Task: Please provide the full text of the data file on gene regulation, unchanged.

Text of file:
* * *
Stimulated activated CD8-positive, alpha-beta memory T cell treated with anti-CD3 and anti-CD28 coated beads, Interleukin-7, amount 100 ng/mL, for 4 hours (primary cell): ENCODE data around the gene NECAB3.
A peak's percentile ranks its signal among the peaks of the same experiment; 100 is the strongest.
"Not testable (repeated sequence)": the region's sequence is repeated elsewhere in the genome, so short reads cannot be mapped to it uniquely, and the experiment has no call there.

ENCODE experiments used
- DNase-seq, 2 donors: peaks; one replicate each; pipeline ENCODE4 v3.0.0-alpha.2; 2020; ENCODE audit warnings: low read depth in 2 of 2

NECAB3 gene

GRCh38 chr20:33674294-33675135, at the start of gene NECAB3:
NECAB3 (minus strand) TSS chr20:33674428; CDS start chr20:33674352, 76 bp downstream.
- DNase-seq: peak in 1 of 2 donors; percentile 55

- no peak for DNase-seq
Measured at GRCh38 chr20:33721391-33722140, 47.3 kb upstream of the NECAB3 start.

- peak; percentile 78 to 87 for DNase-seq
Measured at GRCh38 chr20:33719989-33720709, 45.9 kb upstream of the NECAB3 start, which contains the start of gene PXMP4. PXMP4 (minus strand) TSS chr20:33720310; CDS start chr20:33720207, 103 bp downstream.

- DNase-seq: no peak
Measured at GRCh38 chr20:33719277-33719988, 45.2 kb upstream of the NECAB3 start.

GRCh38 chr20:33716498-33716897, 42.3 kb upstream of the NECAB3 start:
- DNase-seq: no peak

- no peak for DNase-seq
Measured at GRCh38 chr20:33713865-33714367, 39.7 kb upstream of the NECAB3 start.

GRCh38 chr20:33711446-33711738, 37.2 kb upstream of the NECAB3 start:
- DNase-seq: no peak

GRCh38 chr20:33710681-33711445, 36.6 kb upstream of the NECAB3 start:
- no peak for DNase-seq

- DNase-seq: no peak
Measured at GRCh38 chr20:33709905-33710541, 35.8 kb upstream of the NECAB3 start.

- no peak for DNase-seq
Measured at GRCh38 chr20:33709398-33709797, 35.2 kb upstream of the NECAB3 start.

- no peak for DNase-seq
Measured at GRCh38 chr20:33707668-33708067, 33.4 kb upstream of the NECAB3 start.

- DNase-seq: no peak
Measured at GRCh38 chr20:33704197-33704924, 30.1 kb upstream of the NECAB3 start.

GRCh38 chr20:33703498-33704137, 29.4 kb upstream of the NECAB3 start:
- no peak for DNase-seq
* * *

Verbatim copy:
Stimulated activated CD8-positive, alpha-beta memory T cell treated with anti-CD3 and anti-CD28 coated beads, Interleukin-7, amount 100 ng/mL, for 4 hours (primary cell): ENCODE data around the gene NECAB3.
A peak's percentile ranks its signal among the peaks of the same experiment; 100 is the strongest.
"Not testable (repeated sequence)": the region's sequence is repeated elsewhere in the genome, so short reads cannot be mapped to it uniquely, and the experiment has no call there.

ENCODE experiments used
- DNase-seq, 2 donors: peaks; one replicate each; pipeline ENCODE4 v3.0.0-alpha.2; 2020; ENCODE audit warnings: low read depth in 2 of 2

NECAB3 gene

GRCh38 chr20:33674294-33675135, at the start of gene NECAB3:
NECAB3 (minus strand) TSS chr20:33674428; CDS start chr20:33674352, 76 bp downstream.
- DNase-seq: peak in 1 of 2 donors; percentile 55

- no peak for DNase-seq
Measured at GRCh38 chr20:33721391-33722140, 47.3 kb upstream of the NECAB3 start.

- peak; percentile 78 to 87 for DNase-seq
Measured at GRCh38 chr20:33719989-33720709, 45.9 kb upstream of the NECAB3 start, which contains the start of gene PXMP4. PXMP4 (minus strand) TSS chr20:33720310; CDS start chr20:33720207, 103 bp downstream.

- DNase-seq: no peak
Measured at GRCh38 chr20:33719277-33719988, 45.2 kb upstream of the NECAB3 start.

GRCh38 chr20:33716498-33716897, 42.3 kb upstream of the NECAB3 start:
- DNase-seq: no peak

- no peak for DNase-seq
Measured at GRCh38 chr20:33713865-33714367, 39.7 kb upstream of the NECAB3 start.

GRCh38 chr20:33711446-33711738, 37.2 kb upstream of the NECAB3 start:
- DNase-seq: no peak

GRCh38 chr20:33710681-33711445, 36.6 kb upstream of the NECAB3 start:
- no peak for DNase-seq

- DNase-seq: no peak
Measured at GRCh38 chr20:33709905-33710541, 35.8 kb upstream of the NECAB3 start.

- no peak for DNase-seq
Measured at GRCh38 chr20:33709398-33709797, 35.2 kb upstream of the NECAB3 start.

- no peak for DNase-seq
Measured at GRCh38 chr20:33707668-33708067, 33.4 kb upstream of the NECAB3 start.

- DNase-seq: no peak
Measured at GRCh38 chr20:33704197-33704924, 30.1 kb upstream of the NECAB3 start.

GRCh38 chr20:33703498-33704137, 29.4 kb upstream of the NECAB3 start:
- no peak for DNase-seq